This is a short piece on a project I’m developing at NHS England, using Python to analyse patients’ inpatient care and determining where a Clinical Commission Group’s (CCG) patients are being treated significantly differently to those patients in its peer group CCGs (similar 10 CCGs as determined by NHS Rightcare Methodologies).
At the start of the month, I started back with my old team at NHS England working as (you may have already guessed it isn’t clinically based) a data analyst.
I’m going on holiday soon! I’m headed to Florida with my parents and being the cost savvy Brits that we are we’re always on the hunt for a bargain. We wanted to go do some of the Theme Parks (we settled on Disney and/or Universal Studios) and went about finding the cheapest ticket rates we could. During the internet hunt my Mum kept using the Calculator on her PC to do things like exchange rate conversions and to calculate price differences – but, being the Excel monkey that I am I proposed a much better solution: let’s whack it all in Excel and let me make some pretty charts!
After watching a long session of ‘VSauce’ videos (great brain food videos, albeit very addictive!), I came across this video discussing ‘Zipf’s Law’. Zipf’s law states that in any corpus of natural language, the frequency of any word is inversely proportional to its rank in the frequency table. This Zipfian distribution applies to many different types of data studied across a variety of fields (the video discusses a large variety of these instances). Zipfian distributions also follow the ‘Pareto Principle’, the 80-20 rule. 80% of the words used in any corpus are only 20% of the unique words used.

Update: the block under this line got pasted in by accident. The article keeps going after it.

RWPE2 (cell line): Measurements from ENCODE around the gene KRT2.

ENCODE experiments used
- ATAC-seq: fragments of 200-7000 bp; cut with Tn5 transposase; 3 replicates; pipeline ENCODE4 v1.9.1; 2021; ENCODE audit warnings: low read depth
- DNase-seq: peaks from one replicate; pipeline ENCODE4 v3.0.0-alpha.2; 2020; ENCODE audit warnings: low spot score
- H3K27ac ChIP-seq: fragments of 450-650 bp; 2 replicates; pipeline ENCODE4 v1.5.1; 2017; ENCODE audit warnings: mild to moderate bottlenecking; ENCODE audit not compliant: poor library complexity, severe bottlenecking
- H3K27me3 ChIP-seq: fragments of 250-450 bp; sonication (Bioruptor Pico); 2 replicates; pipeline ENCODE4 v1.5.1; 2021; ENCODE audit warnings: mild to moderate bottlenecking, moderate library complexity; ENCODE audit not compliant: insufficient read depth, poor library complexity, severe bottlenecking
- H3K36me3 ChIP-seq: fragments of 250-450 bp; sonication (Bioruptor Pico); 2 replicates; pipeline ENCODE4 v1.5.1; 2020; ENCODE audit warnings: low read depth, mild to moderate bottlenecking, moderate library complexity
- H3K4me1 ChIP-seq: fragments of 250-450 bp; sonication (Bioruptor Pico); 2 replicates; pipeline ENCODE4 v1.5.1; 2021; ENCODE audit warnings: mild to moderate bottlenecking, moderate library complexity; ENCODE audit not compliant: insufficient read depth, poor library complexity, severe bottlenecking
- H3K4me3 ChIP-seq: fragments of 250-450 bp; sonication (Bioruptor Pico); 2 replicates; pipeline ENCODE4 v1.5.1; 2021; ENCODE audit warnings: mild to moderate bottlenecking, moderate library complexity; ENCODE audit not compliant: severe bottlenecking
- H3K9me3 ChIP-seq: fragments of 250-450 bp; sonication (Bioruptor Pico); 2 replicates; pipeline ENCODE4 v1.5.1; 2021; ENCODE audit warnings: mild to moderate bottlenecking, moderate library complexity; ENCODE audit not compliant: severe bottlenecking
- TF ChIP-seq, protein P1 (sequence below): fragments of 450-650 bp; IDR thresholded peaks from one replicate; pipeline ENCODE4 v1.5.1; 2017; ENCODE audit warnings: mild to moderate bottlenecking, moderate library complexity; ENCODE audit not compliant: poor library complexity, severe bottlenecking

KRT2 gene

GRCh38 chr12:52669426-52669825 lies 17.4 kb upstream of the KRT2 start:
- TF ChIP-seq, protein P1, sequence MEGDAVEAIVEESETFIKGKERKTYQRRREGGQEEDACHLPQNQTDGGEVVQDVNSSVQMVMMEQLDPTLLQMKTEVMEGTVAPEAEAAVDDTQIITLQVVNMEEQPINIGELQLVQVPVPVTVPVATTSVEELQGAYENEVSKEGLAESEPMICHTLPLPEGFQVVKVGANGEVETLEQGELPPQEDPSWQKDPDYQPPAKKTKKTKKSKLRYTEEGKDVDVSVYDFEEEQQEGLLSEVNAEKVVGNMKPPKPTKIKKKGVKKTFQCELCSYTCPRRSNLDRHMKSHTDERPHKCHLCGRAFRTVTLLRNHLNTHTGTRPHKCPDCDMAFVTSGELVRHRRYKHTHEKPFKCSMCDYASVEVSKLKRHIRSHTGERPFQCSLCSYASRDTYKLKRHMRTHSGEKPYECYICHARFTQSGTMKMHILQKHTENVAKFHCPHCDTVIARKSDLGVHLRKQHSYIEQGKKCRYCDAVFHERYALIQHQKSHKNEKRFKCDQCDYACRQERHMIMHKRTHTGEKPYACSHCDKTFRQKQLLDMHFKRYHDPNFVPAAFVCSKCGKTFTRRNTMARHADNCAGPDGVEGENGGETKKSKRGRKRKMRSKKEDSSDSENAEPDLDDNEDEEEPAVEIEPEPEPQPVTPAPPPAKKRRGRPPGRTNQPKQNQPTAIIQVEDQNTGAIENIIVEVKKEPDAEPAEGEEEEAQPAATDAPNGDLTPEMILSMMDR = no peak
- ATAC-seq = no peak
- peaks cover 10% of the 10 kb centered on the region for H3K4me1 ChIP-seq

After being utterly captivated by this phenomenon, I decided it would be fun to check whether my blog, being a corpus of natural language, followed Zipf’s law.
After reading some of my other favourite data visualisation blogs (Storytelling with Data to be precise) I came across a new type of visualisation I’d not seen before – the Bullet Chart.
Once I saw Bill Dean combine the two-series bar chart into a bullet chart, I couldn’t help but think of my last blog post and the set of two-series charts I produced comparing British and Non British populations in London. Curious, I went about converting the charts I had made into this new format, and I’m very pleased with the results: